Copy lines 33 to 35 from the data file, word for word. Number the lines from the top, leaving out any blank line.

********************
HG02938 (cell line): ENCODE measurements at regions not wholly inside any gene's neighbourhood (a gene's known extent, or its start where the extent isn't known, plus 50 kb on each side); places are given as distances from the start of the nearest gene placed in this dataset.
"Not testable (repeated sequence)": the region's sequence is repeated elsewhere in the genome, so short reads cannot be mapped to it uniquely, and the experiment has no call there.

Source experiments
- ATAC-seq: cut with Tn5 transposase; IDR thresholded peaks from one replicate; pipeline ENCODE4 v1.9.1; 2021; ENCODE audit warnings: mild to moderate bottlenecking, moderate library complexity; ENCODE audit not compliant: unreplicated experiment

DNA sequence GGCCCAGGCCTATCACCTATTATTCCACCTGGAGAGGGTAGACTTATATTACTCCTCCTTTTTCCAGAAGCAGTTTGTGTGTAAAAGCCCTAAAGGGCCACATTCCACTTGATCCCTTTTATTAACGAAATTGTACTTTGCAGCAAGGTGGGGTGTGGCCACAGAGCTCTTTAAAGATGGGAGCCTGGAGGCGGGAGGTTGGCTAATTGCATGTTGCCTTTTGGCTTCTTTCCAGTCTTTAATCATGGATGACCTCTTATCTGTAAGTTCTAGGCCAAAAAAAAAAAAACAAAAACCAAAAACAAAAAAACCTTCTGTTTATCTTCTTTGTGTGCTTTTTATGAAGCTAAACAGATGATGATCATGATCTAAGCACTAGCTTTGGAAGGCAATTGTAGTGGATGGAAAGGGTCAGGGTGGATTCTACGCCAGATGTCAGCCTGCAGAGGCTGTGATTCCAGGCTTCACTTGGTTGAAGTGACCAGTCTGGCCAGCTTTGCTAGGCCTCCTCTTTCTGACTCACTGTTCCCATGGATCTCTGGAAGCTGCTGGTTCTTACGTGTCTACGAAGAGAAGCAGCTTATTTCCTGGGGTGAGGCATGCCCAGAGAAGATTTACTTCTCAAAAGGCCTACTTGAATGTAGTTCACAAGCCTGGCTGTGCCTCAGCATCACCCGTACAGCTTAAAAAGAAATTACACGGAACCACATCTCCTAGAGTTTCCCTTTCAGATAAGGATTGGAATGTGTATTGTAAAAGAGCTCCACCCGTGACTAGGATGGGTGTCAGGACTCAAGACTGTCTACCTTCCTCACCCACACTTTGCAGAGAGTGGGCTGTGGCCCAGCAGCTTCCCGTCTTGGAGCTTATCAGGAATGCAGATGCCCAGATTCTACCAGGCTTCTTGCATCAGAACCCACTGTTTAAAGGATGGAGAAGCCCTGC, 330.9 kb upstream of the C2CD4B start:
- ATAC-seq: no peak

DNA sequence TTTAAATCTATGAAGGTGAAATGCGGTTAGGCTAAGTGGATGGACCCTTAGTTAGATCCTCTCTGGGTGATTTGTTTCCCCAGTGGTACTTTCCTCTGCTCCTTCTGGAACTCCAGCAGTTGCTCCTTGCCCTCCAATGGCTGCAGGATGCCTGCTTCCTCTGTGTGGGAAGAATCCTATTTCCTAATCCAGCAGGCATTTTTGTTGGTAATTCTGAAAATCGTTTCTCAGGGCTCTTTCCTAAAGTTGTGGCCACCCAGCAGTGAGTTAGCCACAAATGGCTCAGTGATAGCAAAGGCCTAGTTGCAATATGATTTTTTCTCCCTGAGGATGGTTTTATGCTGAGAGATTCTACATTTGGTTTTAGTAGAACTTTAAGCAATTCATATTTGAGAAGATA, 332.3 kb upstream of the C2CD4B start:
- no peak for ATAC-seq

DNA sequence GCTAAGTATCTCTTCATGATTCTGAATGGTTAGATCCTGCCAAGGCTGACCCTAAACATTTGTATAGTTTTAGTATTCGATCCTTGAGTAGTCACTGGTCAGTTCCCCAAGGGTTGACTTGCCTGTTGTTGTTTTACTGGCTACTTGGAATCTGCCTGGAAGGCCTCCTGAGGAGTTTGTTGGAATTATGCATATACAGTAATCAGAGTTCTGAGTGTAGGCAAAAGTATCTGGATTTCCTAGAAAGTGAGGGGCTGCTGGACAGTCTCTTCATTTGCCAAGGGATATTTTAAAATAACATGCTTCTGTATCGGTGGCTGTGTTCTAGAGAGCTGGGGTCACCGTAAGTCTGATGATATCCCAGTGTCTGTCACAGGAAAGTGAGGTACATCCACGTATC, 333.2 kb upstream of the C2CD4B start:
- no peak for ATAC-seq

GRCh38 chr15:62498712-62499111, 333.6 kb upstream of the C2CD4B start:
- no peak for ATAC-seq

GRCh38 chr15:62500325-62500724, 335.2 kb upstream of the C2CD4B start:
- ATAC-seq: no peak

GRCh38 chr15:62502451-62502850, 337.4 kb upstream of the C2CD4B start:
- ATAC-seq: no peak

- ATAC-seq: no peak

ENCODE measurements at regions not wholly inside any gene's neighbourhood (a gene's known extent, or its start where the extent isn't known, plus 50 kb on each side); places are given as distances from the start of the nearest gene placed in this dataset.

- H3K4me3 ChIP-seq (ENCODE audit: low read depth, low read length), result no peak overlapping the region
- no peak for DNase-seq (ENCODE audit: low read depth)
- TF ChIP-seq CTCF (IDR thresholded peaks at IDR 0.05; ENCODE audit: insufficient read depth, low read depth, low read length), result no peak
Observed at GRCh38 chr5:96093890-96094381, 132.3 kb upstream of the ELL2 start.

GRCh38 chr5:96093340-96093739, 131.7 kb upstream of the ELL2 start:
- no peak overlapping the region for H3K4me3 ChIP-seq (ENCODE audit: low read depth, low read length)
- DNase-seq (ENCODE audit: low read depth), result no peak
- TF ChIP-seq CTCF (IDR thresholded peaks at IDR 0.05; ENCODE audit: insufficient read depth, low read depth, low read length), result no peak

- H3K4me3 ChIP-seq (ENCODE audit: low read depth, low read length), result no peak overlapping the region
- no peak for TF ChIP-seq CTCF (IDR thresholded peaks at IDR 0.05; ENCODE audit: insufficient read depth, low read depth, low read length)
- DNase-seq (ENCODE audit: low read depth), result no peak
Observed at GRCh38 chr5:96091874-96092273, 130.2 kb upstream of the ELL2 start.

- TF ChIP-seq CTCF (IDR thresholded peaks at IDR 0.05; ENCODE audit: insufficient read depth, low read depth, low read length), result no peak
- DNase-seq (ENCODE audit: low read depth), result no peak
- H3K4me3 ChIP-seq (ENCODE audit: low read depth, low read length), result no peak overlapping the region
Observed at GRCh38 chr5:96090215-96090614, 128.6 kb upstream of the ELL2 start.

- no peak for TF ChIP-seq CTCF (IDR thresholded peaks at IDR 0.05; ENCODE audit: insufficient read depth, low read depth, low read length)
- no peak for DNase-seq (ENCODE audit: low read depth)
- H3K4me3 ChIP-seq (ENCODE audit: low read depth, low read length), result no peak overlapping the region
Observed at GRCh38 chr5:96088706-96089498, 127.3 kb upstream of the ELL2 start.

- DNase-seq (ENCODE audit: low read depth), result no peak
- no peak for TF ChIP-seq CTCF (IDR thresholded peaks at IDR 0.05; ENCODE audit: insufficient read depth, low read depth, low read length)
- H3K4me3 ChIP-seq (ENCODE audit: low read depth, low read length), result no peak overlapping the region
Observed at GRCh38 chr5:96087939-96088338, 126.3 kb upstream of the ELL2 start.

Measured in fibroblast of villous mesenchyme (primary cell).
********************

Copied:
- H3K4me3 ChIP-seq (ENCODE audit: low read depth, low read length), result no peak overlapping the region
Observed at GRCh38 chr5:96090215-96090614, 128.6 kb upstream of the ELL2 start.

- no peak for TF ChIP-seq CTCF (IDR thresholded peaks at IDR 0.05; ENCODE audit: insufficient read depth, low read depth, low read length)